Use Interactive Voice Response (IVR) and Web self-service. These solutions can automate all routine inquiries that do not require the cognitive capabilities of live call center agents. If your organization supports self-service solutions, use them to automate the handling of frequent and routine inquiries, such as balance questions, order status, store hours/locations, directions, etc. When a large percentage of routine transactions are handled by the self-service system, the composition of calls reaching agents changes – they begin to receive more challenging and more interesting calls. This should have a positive impact on call center agent retention, because when agents are more stimulated, they are more likely to be satisfied with their jobs. Please keep in mind that when Web self-service is implemented, agents must be trained to handle technical inquiries about the website along with their traditional customer service responsibilities. This is another factor that changes the composition of calls going to agents when self-service applications are used.
Implement an email channel. Email gives customers an alternative way of communicating with your organization. Adding this or any other new channel improves the customer experience by offering additional options for interacting with your company. Agents benefit by acquiring and using an additional skill set that can break up the monotony of their day. While some agents may not be comfortable handling email inquiries, others will welcome the change of pace.
Use eLearning to expand agent skills and keep them stimulated. Develop a library of online eLearning courses that agents can access to improve their knowledge, expand their skill set or fulfill their development/career plan requirements.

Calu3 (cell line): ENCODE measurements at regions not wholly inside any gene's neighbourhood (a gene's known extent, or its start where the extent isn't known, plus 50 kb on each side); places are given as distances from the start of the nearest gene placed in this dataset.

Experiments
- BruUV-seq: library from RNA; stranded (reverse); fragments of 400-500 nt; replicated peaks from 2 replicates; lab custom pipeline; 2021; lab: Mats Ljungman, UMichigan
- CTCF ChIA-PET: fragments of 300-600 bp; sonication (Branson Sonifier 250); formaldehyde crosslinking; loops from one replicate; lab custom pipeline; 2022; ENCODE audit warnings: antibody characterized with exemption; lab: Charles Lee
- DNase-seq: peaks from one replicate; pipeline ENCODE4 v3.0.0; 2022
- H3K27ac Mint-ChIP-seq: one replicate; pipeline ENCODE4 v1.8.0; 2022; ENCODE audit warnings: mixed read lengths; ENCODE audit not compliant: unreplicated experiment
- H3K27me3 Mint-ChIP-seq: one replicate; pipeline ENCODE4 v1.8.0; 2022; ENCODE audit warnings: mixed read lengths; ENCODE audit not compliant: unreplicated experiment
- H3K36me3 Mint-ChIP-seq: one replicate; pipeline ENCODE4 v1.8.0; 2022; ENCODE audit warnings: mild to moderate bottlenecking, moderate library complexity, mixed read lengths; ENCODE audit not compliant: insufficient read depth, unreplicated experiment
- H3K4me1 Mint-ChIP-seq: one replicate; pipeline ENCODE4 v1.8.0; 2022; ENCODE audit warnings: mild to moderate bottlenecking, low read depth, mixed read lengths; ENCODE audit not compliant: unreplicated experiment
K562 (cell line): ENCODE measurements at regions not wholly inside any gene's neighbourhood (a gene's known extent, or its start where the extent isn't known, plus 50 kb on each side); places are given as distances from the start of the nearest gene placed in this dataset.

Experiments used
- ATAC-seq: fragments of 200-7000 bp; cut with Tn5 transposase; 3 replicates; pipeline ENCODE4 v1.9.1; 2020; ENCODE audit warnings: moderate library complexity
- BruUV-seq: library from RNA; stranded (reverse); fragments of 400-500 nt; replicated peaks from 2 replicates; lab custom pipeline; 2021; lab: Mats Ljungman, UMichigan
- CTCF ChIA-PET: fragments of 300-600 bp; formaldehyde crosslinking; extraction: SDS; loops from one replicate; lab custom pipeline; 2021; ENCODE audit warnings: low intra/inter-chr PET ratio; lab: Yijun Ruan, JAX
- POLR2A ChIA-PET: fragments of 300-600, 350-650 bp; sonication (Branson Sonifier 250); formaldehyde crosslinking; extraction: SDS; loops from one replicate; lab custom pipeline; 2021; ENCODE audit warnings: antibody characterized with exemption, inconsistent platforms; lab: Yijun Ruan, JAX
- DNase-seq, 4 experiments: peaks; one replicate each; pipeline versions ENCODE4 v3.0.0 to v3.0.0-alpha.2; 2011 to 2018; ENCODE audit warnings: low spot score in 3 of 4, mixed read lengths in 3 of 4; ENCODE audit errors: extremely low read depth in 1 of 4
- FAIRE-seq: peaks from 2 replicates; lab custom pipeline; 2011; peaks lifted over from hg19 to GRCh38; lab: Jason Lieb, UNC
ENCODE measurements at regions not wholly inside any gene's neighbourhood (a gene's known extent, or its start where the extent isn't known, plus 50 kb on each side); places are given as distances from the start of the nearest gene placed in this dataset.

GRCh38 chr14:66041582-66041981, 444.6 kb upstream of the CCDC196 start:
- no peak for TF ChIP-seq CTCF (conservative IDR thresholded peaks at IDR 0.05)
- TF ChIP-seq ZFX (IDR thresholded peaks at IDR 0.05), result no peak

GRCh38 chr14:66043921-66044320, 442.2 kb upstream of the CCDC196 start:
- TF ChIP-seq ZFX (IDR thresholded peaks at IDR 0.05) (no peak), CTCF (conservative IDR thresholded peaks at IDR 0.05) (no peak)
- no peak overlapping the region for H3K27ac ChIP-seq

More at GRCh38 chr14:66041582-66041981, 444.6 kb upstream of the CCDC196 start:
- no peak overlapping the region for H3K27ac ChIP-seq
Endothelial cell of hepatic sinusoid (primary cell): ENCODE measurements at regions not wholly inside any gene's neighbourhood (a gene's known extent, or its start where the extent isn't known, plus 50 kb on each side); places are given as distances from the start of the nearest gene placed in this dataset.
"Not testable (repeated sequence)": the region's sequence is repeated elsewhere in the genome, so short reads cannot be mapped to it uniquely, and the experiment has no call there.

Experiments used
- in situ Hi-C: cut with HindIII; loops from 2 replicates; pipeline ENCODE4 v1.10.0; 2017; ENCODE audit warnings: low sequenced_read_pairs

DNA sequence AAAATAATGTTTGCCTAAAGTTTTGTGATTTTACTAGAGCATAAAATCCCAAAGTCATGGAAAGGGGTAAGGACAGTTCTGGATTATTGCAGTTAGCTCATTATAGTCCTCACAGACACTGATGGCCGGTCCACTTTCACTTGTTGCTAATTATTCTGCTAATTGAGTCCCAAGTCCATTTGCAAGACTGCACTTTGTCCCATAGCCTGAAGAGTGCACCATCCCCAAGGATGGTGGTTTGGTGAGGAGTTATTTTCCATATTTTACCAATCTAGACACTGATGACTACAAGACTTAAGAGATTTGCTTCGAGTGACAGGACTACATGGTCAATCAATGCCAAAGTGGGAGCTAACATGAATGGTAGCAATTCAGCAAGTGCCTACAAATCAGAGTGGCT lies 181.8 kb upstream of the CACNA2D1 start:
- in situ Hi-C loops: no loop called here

Conduct up-training sessions. Offer weekly or bi-weekly up-training courses to introduce new content or coach the staff. Agents appreciate the opportunity to get off the phones, share and discuss customer feedback and ask questions. Most call centers find that their agents value the skills learned in up-training sessions and appreciate management support.
Involve agents in peer training sessions. Get agents involved in helping each other. Pair up an agent who is having difficulty with someone who consistently does an outstanding job. This gives outstanding performers a new task, and the "mentor" agent will feel appreciated and motivated to do a great job while serving as a role model and helping to improve the quality of your department.
Involve outstanding agents in developing new training programs. Reward outstanding performers by inviting them to help create and deliver new training sessions. This is a highly visible way to recognize and reward excellence. Agents will appreciate this opportunity to enhance their skill set. This approach also yields the added benefit of creating subject matter experts who remain in the shop and are available to assist other agents on an ongoing basis, once the training is completed.
Cross-train agents to handle non-call center functions. Cross-train your agents to perform non-call center activities (generally referred to as "back-office" work) during periods when the call volume is low . This practice expands agents' skills, provides a change of pace, and increases productivity.
Develop creative "down-time activities" to stimulate your staff. Set up schedules that include non-call activities during periods of low call volume.
Hold team meetings. If call volume is low, use the time to build camaraderie by holding team meetings.
Solicit ideas from agents. Agents are amazingly resourceful at coming up with creative, innovative and cost-saving ideas. Take advantage of off-peak hours to conduct brainstorming sessions where agents offer suggestions for effective use of low-volume time, ideas for improvements or recommendations for call center initiatives to improve call center agent performance and morale.
This was first published in October 2008